14. simonCOAL

    simonCOAL Occasional commenter

    *** was similar to ‘what on earth’.
     
    agathamorse likes this.
  15. Andrew_1993

    Andrew_1993 New commenter

    Update: I have now had my final free of the week to be taken up for a restorative with a student who has thrice sworn at me.

    I am at the end of my tether with this system as I feel like I am being punished for student's behaviour. I have spoken to the union rep to discuss the restorative system because I mustn't be the only member of staff who feels like this.
     
    nizebaby likes this.
  16. Flanks

    Flanks Established commenter

    As the sentiment towards restorative conversations is so negative in this thread, I just want to say that in our school such conversations are valuable and we have seen a real decline in poor behaviour.

    It forces pupils to acknowledge their role in the circumstances leading to poor behaviour. It also gives then a chance to say what they felt was unfair or misunderstood, which reduces the risk of them getting all wound up in between a heading where things ended badly and the next lesson. In other words, it gives a fresh start sooner, and an opportunity for understanding in between.

    Obviously there will be some students it occasions where this will be unsuccessful and possibly pointless.

    Obviously some schools will do it badly without understanding how to do it, they have just decided to follow the trend set by more creative schools and just hoping that going through the motions is itself the answer, I suspect above responses reflect this approach of leadership in their schools!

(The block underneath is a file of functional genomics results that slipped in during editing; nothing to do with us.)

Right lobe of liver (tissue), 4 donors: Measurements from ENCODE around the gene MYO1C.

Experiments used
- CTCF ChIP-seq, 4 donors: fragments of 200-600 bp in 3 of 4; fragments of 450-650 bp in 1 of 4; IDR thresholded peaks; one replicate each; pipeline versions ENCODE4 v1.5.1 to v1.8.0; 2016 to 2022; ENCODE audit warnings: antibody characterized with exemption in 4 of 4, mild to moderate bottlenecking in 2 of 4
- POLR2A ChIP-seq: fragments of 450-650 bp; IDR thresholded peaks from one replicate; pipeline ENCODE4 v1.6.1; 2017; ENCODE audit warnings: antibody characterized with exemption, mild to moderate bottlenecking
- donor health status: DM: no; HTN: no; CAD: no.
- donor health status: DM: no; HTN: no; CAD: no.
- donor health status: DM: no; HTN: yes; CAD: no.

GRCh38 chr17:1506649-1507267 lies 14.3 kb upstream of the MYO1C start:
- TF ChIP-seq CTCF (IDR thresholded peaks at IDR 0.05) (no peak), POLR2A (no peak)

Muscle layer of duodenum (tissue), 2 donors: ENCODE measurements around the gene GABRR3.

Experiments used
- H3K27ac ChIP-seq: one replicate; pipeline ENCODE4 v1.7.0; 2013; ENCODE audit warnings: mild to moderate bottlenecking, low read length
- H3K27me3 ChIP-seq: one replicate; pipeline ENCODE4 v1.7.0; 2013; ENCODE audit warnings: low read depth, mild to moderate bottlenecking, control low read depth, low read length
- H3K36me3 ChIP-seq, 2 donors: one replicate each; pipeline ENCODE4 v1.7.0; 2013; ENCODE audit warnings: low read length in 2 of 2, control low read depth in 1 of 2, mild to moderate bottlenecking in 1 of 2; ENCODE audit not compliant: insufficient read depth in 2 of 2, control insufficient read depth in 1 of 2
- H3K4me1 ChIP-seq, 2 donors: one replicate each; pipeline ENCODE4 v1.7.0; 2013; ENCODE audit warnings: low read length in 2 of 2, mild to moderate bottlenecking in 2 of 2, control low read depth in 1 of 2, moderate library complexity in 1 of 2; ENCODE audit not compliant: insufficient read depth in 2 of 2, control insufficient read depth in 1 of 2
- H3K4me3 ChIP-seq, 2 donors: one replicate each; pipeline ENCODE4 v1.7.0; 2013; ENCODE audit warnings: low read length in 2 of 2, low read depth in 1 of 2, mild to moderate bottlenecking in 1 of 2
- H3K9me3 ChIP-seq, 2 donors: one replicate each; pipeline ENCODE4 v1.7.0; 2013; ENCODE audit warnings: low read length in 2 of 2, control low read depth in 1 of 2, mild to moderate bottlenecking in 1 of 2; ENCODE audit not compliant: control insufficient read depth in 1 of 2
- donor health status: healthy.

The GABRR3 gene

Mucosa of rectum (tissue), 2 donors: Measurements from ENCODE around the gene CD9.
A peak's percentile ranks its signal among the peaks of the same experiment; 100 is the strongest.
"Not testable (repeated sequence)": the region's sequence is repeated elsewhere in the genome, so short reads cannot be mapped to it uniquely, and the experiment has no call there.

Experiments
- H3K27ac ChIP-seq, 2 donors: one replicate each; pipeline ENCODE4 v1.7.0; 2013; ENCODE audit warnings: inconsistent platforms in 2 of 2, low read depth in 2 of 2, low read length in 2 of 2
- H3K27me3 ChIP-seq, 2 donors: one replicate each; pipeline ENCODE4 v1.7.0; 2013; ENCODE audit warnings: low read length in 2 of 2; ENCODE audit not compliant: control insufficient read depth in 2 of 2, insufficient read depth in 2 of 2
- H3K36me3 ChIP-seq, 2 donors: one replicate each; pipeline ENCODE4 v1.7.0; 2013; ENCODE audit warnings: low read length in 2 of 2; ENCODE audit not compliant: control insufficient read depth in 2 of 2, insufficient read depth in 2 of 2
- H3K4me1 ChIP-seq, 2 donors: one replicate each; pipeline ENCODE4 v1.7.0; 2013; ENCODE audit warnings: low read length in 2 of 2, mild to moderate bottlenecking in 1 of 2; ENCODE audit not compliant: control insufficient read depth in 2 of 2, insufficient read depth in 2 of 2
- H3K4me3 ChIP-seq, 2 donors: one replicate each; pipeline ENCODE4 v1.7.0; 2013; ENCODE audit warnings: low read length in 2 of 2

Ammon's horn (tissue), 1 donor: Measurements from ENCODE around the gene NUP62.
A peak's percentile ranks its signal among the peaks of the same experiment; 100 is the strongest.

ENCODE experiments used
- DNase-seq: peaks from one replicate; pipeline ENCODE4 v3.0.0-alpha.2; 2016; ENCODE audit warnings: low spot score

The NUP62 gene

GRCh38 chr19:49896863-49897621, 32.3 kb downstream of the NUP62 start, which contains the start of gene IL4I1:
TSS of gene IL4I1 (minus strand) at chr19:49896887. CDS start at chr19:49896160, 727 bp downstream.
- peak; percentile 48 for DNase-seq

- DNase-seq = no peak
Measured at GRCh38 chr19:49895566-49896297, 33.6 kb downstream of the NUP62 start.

For us though it really works and is embedded alongside a strong school ethos which is delivered in all lessons as part of teaching.
     
    miss_smith likes this.
  17. Andrew_1993

    Andrew_1993 New commenter

    I understand the point of these and would value them -however staff are loosing their valuable PPA time, -While we are being scrutinised on our books and lessons.
     
  18. FrankWolley

    FrankWolley Star commenter


    Are you forced to use PPA time for this? That is the main reason the OP is complaining...
     
    nizebaby and agathamorse like this.
  19. Flanks

    Flanks Established commenter

    No, obviously that is wrong.

    As I said, I was just posting against the general sentiment that even trying this approach is wasted and harms teachers in some way.
     
  20. grumpydogwoman

    grumpydogwoman Star commenter

    I don't see why it needs a label.

    You get a youngster in a quiet space later and ask them why. You listen. Properly listen.

    Then you explain why the rules about swearing or mobiles or mocking classmates for being fat exist and what those rules are intended to achieve. And how following those rules and getting into the habit of not swearing, not endlessly consulting your mobile and not mocking people may just help them with a job or with the DWP and hope that they eventually "get" it. Sometimes they do.

    But restorative blah de blah? As if it's some kind of a system rather than just plain obvious?

    But it really ought to be done after school or in breaks. By someone paid to do it. Maybe someone in SLT or a designated counsellor. But not during lessons!!! Coz they will be...missing other lessons and getting behind and will then play up even more!!! :mad::mad::mad:
     
    nizebaby, agathamorse and Flanks like this.